STEREO-B solar observatory is no longer lost in space
NASA has announced that a solar probe thought lost in space has been recovered and is now communicating with mission control. After 22 months of silence, the Deep Space Network (DSN) re-established contact with the unmanned Solar TErrestrial RElations Observatory B (STEREO-B) on August 21 at 6:27 pm EDT. According to the space agency, the spacecraft is operational and recovery efforts are continuing.
STEREO-B was launched on October 26, 2006 from Space Launch Complex 17B at Cape Canaveral Air Force Station, Florida atop a Delta II rocket along with its sister probe STEREO-A. Using a slingshot trajectory past the Moon, the two spacecraft went into a four-year solar orbit that placed them on opposite sides of the Sun, so each could observe a different hemisphere and send back detailed stereoscopic images. This was important not only for pure research, but also as a way to monitor solar weather and warn against potentially damaging or deadly solar flares.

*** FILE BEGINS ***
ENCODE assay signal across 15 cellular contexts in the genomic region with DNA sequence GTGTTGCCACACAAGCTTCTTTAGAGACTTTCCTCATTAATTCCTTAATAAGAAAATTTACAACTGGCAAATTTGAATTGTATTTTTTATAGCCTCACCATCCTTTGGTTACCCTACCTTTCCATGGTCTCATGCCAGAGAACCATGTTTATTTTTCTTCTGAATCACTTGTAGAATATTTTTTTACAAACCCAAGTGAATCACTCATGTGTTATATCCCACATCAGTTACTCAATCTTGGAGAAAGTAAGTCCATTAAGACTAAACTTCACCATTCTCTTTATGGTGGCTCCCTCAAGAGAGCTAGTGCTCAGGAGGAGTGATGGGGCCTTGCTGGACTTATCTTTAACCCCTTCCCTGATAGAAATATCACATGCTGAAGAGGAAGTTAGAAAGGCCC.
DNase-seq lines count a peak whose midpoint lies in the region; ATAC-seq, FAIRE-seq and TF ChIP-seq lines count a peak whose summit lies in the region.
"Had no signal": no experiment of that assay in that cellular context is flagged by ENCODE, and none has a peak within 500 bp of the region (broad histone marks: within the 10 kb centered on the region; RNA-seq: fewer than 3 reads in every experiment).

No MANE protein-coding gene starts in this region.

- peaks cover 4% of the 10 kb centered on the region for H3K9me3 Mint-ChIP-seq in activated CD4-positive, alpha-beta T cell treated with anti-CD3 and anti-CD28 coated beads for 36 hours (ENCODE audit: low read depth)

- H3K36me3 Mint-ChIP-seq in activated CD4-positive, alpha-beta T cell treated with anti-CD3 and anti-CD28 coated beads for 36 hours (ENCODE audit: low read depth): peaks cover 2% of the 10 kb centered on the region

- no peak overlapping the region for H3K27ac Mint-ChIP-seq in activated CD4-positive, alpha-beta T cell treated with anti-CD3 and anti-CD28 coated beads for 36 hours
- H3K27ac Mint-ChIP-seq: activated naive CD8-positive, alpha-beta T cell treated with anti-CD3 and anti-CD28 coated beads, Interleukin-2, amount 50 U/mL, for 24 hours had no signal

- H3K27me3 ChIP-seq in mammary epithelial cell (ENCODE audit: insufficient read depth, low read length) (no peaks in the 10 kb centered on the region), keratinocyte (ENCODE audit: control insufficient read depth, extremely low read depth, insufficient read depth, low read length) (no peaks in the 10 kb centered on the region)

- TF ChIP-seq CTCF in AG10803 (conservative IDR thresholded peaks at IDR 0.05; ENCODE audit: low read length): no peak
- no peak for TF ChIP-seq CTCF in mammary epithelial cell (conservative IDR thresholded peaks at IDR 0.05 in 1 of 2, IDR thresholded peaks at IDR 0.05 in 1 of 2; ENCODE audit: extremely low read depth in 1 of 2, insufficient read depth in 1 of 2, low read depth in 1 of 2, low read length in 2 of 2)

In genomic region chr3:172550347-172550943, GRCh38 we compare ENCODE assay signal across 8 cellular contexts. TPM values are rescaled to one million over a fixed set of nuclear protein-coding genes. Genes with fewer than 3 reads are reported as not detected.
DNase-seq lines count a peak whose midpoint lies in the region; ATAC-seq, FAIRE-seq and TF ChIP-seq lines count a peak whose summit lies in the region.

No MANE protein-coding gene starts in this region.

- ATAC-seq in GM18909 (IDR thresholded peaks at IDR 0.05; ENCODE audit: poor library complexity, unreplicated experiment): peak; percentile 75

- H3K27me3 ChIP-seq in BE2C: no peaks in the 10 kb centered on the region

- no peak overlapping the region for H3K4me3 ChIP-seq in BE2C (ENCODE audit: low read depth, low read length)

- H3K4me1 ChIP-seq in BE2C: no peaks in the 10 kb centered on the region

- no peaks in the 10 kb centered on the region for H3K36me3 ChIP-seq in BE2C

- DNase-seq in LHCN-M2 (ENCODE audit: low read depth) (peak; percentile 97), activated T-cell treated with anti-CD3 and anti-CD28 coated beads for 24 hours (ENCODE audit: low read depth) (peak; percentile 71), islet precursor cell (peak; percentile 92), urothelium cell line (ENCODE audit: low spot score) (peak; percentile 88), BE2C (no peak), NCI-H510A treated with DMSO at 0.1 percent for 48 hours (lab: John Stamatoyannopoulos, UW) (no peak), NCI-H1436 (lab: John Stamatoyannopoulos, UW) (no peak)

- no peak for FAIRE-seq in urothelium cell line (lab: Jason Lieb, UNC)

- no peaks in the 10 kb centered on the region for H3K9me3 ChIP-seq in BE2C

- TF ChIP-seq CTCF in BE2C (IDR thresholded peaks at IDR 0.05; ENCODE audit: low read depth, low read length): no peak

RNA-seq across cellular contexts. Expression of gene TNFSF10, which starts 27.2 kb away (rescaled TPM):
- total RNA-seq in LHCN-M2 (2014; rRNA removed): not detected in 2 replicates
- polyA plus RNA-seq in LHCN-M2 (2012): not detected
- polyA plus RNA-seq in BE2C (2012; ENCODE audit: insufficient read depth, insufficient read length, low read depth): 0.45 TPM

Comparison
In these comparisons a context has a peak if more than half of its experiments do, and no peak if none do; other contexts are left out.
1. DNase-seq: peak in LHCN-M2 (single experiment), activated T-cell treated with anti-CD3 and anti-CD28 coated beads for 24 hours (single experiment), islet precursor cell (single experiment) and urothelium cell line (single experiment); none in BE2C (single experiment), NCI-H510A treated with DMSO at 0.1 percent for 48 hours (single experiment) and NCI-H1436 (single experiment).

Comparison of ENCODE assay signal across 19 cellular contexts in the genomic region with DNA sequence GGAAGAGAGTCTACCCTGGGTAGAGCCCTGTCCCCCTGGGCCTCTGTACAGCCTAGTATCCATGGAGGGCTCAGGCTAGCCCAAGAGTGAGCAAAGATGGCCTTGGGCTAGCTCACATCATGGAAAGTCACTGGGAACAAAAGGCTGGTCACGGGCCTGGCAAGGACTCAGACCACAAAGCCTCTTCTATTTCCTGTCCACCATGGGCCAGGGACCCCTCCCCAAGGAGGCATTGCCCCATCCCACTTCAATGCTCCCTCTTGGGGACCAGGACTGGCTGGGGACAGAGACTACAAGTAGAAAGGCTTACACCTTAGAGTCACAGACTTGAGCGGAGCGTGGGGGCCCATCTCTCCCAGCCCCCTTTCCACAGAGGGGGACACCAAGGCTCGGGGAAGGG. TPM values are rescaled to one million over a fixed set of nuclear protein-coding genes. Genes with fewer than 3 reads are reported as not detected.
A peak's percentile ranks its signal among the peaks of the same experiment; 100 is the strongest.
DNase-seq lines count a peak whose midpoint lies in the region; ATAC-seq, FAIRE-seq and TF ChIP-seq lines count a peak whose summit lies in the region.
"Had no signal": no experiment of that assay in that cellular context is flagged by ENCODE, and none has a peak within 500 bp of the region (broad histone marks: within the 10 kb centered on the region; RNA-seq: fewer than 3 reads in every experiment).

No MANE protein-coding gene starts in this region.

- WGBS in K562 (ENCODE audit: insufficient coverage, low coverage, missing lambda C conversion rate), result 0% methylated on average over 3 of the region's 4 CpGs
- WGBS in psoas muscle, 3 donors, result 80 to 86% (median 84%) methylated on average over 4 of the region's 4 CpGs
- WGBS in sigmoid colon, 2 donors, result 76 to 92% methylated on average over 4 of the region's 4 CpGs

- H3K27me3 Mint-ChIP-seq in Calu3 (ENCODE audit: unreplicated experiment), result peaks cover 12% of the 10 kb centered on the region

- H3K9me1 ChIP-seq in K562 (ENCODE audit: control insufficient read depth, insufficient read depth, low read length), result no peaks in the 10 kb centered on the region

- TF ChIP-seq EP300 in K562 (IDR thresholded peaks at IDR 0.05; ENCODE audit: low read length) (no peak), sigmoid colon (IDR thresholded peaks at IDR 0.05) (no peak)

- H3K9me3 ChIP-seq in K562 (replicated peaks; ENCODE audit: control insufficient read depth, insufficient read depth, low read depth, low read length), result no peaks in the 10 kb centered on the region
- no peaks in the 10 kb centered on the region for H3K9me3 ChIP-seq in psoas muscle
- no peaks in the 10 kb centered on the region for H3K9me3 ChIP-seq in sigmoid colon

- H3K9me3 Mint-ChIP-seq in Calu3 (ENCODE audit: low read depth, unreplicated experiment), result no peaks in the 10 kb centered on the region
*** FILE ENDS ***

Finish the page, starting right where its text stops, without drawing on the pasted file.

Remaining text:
On October 1, 2014, mission control was carrying out a routine precautionary test of STEREO-B. The probe was testing its command loss timer, which executes a hard reset of the spacecraft's systems if it loses communications with Earth for 72 hours. This is necessary because the orbit of the STEREO spacecraft occasionally sends them behind the Sun in what is called solar conjunction, when the Sun's massive energy can drown out radio links between Earth and spacecraft.
During the test, communications with mission control were lost and STEREO-B's antenna was no longer properly aligned with Earth, so the link couldn't be reestablished. For the past 22 months, NASA has been carrying out monthly attempts to regain control of the craft using the DSN.
After Sunday's successful recovery, mission control monitored the downlink for several hours before ordering the spacecraft to power down its transmitter to conserve battery power. NASA says that it will assesses STEREO-B's health and work towards re-establishing attitude controls to ensure that it continues to point at the Earth, as well as testing its instruments and subsystems.Source: